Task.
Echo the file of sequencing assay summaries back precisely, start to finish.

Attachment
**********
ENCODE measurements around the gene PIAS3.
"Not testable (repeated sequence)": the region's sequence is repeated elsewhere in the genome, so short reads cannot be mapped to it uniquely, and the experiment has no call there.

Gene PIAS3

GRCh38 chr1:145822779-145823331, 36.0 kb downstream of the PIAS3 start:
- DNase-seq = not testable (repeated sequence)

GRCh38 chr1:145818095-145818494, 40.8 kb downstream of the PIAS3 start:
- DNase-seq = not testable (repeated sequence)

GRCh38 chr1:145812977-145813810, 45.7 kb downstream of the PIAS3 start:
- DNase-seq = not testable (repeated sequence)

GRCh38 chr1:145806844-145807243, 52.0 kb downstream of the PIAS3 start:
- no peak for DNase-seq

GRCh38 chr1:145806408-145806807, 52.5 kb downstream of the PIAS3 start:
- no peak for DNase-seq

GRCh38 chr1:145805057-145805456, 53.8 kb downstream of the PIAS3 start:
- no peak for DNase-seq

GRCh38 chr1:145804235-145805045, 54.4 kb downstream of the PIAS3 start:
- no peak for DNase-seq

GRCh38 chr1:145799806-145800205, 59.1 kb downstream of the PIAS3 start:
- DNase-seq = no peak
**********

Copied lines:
ENCODE measurements around the gene PIAS3.
"Not testable (repeated sequence)": the region's sequence is repeated elsewhere in the genome, so short reads cannot be mapped to it uniquely, and the experiment has no call there.

Gene PIAS3

GRCh38 chr1:145822779-145823331, 36.0 kb downstream of the PIAS3 start:
- DNase-seq = not testable (repeated sequence)

GRCh38 chr1:145818095-145818494, 40.8 kb downstream of the PIAS3 start:
- DNase-seq = not testable (repeated sequence)

GRCh38 chr1:145812977-145813810, 45.7 kb downstream of the PIAS3 start:
- DNase-seq = not testable (repeated sequence)

GRCh38 chr1:145806844-145807243, 52.0 kb downstream of the PIAS3 start:
- no peak for DNase-seq

GRCh38 chr1:145806408-145806807, 52.5 kb downstream of the PIAS3 start:
- no peak for DNase-seq

GRCh38 chr1:145805057-145805456, 53.8 kb downstream of the PIAS3 start:
- no peak for DNase-seq

GRCh38 chr1:145804235-145805045, 54.4 kb downstream of the PIAS3 start:
- no peak for DNase-seq

GRCh38 chr1:145799806-145800205, 59.1 kb downstream of the PIAS3 start:
- DNase-seq = no peak